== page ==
Enowing has the good news that Richard Polt’s The Emergency of Being: On Heidegger’s “Contributions to Philosophy” is coming out in paperback, with a new preface. The new preface is also available online. hen this book came out, I reviewed it for Continental Philosophy Review (freely available here), and wrote:
Polt has undoubtedly a difficult task. The difficulties are in part due to the lack of an agreed vocabulary for reading the key terms within Heidegger’s work of the 1930s and beyond, and the relative lack of careful work on Heidegger’s thought of this period, compared to that of the 1920s. This book is a major contribution to that subfield of Heidegger studies. If it lacks the textual fidelity and contextual insights of the work of Theodore Kisiel, it is more philosophically, that is argumentatively, concerned… he argues that ‘‘the Contributions absolve Heidegger of any charges that he was an uncritical supporter of Nazism until the bitter end’’ (178). This is an understandable interpretation, and one with which I would broadly agree, but it tends to see Nazism as rather too much of a unified doctrine of thought.There were debates and disputes within National Socialism—a writer like Heidegger could be critical of key elements, as he was even in 1933–1934, without this meaning that this was a critique from the outside. In that sense, as with others, this interpretation needs to be balanced with those who have worked through the ‘negative’, a task I would suggest is equally in need of the careful argumentation, contextualisation, and interpretative rigour that is on display here.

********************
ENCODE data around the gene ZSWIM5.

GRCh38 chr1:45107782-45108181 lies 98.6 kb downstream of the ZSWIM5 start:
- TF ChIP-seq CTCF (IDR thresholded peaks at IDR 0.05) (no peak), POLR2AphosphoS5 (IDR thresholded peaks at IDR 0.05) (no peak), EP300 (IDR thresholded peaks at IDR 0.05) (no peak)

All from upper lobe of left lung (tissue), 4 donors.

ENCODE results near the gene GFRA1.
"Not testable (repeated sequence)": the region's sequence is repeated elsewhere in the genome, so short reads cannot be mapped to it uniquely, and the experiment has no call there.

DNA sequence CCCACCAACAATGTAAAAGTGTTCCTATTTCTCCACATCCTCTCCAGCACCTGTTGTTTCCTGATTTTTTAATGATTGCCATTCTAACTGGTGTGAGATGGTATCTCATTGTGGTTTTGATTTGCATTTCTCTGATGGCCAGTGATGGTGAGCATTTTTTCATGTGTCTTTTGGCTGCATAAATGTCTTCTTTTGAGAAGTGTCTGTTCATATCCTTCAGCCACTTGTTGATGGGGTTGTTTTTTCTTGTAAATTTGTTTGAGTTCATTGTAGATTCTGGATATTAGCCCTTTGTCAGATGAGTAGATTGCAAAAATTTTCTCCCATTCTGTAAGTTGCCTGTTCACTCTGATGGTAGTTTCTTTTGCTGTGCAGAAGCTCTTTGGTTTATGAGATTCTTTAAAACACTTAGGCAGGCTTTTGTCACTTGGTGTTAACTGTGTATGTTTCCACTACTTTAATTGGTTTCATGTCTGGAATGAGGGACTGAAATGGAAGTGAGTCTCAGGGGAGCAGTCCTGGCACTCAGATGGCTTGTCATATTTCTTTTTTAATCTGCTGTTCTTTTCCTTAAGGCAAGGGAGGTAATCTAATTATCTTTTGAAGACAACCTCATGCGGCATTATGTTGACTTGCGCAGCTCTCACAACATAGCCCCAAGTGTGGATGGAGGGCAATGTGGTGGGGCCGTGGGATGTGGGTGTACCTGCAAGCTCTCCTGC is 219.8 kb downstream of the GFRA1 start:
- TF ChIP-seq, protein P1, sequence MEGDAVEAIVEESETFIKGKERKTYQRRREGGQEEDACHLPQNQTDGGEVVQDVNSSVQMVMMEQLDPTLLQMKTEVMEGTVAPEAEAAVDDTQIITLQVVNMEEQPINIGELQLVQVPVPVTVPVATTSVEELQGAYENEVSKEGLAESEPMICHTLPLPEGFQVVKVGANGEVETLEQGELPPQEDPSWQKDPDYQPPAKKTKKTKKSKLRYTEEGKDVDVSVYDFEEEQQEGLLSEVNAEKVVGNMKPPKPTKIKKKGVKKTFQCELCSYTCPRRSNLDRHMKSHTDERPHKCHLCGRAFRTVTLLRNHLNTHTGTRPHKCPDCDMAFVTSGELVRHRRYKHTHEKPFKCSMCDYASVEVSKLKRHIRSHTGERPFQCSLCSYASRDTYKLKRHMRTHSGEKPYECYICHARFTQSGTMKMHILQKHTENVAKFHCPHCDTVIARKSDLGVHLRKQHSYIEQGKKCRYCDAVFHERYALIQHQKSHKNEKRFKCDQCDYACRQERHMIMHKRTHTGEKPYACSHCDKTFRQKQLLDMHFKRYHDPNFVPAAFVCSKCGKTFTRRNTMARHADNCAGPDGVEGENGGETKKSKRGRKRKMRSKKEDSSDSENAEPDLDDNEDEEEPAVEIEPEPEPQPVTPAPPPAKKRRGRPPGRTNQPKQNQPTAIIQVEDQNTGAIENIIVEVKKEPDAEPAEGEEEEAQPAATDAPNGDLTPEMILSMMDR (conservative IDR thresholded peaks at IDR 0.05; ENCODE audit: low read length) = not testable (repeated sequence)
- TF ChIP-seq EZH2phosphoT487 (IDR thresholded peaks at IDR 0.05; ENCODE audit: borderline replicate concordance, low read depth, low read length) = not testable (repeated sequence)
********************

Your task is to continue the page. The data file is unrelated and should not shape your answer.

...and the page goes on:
I’ve not kept up on the secondary Heidegger literature in the past several years, but expect that the book is still an essential introduction to the Contributions, now available in a much better translation.